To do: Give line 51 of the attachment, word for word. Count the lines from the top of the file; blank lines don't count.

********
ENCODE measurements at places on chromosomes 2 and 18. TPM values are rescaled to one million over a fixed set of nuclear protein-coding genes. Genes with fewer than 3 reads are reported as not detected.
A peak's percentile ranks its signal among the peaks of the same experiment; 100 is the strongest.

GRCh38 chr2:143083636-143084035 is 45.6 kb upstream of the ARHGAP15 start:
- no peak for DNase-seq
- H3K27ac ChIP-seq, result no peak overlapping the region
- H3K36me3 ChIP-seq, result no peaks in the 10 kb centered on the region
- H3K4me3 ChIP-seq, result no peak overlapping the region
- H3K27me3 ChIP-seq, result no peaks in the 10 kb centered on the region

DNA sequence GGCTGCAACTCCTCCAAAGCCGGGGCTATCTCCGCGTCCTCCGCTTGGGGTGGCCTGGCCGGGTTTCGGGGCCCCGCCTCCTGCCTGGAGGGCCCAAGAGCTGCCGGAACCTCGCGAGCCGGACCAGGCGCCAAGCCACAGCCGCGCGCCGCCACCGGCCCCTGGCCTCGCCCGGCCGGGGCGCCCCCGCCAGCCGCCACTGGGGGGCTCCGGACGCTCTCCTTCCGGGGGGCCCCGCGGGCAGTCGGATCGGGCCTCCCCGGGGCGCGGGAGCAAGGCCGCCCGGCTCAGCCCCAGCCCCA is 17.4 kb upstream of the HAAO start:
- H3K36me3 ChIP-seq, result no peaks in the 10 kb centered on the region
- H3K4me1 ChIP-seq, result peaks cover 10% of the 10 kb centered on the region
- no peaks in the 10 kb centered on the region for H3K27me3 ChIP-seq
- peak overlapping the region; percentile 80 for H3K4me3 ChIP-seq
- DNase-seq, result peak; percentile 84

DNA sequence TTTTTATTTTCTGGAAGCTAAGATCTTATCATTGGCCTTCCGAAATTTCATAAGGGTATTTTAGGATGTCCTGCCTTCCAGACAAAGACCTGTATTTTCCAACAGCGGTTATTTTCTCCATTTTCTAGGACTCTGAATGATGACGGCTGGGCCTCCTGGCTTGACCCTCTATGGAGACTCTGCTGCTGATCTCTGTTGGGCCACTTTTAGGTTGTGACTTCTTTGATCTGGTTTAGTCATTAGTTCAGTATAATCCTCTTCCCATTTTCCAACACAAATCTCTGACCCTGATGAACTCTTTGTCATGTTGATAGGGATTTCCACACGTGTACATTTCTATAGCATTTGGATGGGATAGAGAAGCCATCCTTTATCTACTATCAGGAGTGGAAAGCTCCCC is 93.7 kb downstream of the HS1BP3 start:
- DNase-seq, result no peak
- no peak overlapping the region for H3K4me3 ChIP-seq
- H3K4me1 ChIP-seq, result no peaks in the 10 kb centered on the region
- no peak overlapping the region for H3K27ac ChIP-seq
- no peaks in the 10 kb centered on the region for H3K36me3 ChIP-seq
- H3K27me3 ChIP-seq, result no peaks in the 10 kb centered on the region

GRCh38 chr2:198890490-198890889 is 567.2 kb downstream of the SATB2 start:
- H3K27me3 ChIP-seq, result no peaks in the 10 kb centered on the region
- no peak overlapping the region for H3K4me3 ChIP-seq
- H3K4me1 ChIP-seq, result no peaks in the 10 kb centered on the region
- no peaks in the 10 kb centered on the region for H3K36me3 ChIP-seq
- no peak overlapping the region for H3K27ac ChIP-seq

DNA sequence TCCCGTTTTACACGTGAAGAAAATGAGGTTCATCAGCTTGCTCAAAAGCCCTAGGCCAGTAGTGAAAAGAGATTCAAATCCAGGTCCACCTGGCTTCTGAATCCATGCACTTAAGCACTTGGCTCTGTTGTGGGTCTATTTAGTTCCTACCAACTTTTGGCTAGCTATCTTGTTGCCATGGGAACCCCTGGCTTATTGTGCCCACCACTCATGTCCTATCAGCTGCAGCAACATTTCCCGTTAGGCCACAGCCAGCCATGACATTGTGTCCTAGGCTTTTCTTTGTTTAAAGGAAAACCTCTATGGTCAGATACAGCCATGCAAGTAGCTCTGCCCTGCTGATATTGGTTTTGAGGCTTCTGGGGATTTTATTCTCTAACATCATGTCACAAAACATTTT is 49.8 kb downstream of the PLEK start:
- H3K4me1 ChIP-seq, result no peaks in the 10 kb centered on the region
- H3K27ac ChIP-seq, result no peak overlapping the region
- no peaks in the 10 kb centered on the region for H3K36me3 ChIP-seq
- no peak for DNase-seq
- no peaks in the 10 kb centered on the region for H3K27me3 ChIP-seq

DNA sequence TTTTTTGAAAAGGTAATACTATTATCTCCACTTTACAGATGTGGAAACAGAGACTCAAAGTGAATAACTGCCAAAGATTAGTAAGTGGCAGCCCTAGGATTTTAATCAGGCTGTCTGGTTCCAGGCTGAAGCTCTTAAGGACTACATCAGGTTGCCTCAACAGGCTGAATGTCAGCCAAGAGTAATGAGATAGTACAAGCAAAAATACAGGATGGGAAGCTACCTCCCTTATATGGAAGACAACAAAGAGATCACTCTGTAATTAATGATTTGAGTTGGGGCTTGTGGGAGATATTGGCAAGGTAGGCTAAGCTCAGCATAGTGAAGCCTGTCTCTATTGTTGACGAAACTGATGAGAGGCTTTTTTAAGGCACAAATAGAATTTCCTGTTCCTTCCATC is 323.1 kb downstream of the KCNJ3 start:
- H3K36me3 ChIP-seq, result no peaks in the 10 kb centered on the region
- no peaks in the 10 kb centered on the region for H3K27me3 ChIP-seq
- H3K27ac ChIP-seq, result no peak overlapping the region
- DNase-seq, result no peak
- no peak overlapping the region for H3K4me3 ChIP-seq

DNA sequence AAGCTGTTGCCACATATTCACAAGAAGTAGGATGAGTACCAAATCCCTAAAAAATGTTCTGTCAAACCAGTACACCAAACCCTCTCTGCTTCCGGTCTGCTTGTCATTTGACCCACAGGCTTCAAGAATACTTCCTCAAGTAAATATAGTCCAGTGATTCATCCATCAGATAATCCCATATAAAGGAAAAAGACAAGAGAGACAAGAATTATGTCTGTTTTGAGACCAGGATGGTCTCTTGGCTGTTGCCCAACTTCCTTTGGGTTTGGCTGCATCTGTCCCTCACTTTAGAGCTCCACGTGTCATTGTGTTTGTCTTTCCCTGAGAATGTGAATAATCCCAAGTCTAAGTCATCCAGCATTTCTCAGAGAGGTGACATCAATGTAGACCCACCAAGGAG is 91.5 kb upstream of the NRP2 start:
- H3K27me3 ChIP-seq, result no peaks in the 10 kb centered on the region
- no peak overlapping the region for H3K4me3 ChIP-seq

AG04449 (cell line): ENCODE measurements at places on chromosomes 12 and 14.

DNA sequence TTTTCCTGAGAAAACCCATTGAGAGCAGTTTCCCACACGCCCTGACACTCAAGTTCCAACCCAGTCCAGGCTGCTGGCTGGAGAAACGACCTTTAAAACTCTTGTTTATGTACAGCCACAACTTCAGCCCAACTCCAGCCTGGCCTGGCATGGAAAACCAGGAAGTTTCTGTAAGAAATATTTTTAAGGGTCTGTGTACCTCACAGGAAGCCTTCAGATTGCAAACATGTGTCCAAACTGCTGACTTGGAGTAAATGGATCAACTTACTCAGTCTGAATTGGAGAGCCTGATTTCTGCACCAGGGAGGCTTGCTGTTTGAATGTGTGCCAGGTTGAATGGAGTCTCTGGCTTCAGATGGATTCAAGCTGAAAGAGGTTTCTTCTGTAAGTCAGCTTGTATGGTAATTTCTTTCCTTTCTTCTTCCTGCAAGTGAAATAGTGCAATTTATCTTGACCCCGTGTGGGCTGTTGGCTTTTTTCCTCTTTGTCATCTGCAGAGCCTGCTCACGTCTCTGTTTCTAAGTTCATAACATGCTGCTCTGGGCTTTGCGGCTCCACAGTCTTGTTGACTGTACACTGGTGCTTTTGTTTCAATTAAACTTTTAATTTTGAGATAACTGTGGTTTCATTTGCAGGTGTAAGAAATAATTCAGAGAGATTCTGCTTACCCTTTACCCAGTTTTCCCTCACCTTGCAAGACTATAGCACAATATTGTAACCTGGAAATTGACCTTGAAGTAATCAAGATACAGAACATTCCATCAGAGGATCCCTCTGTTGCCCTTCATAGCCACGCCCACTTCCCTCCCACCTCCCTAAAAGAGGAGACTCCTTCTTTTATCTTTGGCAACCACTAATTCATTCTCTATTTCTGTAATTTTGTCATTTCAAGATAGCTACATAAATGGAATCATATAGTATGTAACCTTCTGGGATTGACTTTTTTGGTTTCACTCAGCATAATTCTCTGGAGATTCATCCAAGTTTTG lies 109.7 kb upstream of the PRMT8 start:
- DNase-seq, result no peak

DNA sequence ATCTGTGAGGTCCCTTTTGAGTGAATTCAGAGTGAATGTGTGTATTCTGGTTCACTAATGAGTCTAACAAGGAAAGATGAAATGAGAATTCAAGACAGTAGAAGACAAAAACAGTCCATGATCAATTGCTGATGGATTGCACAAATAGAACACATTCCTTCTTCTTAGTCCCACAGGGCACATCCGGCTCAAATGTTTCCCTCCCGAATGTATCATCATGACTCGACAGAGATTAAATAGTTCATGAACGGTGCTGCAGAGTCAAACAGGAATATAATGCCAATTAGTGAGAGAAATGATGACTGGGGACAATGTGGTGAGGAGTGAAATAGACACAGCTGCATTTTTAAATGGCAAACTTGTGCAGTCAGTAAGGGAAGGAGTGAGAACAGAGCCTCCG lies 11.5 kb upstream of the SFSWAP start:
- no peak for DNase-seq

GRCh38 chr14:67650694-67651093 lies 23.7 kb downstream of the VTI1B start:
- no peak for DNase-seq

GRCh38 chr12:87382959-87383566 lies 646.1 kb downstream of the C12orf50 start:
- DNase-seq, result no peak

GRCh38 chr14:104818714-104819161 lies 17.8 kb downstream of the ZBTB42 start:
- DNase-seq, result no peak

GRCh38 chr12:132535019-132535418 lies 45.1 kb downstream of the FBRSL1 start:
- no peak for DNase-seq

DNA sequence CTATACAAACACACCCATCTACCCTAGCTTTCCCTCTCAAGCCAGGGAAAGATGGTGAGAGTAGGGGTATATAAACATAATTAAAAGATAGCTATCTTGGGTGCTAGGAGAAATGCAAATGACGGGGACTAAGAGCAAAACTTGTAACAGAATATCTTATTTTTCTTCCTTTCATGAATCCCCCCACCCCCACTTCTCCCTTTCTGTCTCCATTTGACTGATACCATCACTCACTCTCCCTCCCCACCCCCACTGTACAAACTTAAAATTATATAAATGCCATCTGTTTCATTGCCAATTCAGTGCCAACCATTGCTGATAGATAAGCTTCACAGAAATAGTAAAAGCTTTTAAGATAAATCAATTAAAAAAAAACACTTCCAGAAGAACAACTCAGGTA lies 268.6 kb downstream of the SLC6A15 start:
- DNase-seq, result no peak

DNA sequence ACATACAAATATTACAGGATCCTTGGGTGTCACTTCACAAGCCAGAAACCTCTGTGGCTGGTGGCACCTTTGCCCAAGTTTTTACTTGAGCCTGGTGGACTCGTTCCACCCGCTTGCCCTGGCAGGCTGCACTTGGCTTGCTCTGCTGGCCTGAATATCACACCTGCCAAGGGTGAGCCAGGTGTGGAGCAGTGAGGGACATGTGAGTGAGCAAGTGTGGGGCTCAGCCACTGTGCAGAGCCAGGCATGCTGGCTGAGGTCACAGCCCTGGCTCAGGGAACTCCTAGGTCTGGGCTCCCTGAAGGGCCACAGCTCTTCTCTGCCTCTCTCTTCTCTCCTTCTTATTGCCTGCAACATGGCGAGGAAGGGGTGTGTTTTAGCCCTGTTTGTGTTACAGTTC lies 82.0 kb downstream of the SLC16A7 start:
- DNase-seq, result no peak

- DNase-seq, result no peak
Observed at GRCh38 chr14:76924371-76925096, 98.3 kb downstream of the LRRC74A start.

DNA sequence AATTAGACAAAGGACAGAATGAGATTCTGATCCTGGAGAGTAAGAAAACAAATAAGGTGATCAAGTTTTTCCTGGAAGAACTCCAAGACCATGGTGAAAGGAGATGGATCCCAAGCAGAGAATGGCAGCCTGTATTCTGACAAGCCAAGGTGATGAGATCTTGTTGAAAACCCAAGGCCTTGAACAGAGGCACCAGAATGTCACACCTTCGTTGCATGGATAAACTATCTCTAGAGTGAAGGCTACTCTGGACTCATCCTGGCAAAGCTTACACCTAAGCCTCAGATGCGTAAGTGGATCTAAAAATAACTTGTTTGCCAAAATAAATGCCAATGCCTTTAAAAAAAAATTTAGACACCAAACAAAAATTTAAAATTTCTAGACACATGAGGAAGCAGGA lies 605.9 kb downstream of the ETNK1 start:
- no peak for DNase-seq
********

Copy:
- DNase-seq, result no peak